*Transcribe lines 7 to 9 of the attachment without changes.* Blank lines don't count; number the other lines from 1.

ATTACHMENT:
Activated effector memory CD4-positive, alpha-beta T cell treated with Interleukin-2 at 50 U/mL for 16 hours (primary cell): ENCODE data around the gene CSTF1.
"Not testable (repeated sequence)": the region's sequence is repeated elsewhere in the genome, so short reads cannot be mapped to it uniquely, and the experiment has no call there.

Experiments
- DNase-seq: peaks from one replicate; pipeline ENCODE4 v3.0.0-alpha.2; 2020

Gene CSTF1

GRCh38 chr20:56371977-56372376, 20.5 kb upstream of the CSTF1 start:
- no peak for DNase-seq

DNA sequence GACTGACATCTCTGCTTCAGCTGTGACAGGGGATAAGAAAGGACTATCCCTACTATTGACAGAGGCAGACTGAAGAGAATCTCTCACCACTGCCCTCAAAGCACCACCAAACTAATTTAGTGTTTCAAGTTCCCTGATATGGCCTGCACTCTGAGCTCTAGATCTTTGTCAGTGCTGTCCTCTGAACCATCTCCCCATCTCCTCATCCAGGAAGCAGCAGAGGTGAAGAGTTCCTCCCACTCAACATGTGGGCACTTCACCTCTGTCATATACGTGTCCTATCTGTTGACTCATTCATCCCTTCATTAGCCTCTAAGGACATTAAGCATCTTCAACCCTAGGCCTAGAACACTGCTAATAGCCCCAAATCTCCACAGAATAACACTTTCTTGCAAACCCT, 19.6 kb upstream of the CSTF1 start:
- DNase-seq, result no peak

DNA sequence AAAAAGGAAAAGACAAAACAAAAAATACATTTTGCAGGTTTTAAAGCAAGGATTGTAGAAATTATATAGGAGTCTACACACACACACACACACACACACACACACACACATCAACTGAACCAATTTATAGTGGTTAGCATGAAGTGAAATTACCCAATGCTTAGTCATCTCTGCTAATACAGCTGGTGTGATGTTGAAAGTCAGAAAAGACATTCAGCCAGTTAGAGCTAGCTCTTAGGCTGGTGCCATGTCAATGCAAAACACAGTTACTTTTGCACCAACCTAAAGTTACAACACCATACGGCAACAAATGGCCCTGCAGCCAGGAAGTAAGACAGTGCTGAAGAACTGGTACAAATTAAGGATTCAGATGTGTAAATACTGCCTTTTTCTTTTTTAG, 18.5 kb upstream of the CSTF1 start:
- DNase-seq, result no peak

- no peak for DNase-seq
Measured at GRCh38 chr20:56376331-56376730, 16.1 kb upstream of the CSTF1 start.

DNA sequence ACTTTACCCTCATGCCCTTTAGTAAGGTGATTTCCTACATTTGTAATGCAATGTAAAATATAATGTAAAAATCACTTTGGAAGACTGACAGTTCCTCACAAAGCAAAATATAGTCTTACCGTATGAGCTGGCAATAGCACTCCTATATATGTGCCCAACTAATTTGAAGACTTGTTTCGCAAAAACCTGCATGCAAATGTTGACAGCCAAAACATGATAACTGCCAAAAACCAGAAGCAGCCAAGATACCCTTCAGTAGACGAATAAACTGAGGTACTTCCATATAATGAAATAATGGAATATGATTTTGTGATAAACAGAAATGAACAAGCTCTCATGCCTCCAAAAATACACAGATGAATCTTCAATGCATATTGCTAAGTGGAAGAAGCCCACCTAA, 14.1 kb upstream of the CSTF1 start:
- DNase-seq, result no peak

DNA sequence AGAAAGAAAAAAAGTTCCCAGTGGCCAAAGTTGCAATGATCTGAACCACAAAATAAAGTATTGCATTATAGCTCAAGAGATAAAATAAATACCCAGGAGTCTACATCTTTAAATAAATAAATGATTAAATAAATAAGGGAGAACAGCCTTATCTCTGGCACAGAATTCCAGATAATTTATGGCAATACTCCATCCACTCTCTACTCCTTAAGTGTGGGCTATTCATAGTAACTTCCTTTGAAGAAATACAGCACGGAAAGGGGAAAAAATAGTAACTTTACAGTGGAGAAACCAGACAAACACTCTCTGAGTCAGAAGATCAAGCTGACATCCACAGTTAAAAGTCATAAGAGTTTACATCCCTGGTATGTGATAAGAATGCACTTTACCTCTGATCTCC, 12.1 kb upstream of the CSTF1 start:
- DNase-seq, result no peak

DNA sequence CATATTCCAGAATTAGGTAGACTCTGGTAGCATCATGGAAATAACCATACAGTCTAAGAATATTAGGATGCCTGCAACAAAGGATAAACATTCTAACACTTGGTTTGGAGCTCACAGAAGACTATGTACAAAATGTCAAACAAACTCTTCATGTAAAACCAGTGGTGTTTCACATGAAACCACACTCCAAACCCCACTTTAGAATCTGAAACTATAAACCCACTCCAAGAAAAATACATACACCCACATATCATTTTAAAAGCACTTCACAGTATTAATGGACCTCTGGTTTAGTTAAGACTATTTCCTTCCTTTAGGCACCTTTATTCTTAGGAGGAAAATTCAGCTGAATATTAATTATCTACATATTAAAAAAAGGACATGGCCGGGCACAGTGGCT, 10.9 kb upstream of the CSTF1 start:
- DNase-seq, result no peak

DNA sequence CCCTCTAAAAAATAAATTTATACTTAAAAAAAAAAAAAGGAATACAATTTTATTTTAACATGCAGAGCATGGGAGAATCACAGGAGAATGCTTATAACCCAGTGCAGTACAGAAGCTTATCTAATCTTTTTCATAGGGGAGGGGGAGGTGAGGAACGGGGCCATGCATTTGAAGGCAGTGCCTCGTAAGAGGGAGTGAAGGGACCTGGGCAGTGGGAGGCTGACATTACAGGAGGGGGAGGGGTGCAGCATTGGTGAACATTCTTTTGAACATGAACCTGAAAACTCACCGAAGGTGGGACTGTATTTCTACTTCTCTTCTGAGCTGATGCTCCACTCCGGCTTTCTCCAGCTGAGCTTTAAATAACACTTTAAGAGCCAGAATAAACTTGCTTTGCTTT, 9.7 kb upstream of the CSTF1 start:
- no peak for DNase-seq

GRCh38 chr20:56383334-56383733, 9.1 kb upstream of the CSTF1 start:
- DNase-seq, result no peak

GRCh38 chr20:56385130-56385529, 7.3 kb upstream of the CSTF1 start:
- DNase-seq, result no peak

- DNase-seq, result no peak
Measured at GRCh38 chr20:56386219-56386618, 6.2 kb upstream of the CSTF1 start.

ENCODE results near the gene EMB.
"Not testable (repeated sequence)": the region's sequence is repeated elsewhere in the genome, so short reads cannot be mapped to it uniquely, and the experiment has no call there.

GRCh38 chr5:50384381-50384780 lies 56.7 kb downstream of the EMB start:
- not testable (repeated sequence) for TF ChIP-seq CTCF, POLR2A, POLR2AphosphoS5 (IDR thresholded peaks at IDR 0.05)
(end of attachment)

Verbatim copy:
- no peak for DNase-seq

DNA sequence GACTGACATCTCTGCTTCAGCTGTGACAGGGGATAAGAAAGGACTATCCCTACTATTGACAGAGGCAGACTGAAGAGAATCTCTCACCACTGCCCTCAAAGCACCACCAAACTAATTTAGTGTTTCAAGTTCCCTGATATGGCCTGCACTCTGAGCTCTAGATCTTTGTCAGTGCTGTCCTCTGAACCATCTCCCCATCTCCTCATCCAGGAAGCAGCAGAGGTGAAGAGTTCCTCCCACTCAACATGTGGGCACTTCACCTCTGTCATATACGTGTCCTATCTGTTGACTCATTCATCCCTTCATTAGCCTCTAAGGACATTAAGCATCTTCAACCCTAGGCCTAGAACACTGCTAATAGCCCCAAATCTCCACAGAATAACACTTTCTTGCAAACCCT, 19.6 kb upstream of the CSTF1 start:
- DNase-seq, result no peak